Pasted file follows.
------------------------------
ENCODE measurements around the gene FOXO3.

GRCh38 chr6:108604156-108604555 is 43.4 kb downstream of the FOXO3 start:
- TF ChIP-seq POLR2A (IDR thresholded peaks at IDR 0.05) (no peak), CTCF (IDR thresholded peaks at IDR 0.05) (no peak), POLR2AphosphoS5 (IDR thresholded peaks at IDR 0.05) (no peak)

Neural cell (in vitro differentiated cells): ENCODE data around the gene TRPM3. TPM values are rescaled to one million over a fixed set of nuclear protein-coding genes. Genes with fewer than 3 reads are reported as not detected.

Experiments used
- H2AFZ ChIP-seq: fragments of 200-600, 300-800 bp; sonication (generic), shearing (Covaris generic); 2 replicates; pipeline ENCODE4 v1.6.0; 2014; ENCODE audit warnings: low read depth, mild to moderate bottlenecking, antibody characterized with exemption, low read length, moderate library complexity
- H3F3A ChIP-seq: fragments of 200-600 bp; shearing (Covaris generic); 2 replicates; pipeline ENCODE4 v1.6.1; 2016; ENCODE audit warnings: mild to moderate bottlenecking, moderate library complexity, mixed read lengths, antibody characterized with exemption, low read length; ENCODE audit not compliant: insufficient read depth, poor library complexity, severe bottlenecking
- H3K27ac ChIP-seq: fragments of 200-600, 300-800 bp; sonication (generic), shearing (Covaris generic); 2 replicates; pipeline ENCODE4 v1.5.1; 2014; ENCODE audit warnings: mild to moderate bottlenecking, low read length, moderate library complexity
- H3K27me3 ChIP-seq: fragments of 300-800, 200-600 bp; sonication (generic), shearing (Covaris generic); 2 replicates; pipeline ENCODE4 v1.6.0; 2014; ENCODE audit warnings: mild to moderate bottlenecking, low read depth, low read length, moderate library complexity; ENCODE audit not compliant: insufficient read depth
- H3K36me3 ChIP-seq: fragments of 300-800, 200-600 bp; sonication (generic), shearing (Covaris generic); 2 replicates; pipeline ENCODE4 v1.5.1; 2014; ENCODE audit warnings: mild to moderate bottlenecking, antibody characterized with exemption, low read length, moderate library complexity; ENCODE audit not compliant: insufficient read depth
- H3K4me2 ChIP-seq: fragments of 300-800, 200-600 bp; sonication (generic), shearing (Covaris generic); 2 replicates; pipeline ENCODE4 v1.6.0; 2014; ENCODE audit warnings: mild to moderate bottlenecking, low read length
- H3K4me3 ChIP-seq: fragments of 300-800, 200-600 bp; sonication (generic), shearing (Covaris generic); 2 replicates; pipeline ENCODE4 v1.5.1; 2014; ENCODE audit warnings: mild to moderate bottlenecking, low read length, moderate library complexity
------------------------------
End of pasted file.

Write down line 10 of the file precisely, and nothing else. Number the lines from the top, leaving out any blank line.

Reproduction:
- H3K36me3 ChIP-seq: fragments of 300-800, 200-600 bp; sonication (generic), shearing (Covaris generic); 2 replicates; pipeline ENCODE4 v1.5.1; 2014; ENCODE audit warnings: mild to moderate bottlenecking, antibody characterized with exemption, low read length, moderate library complexity; ENCODE audit not compliant: insufficient read depth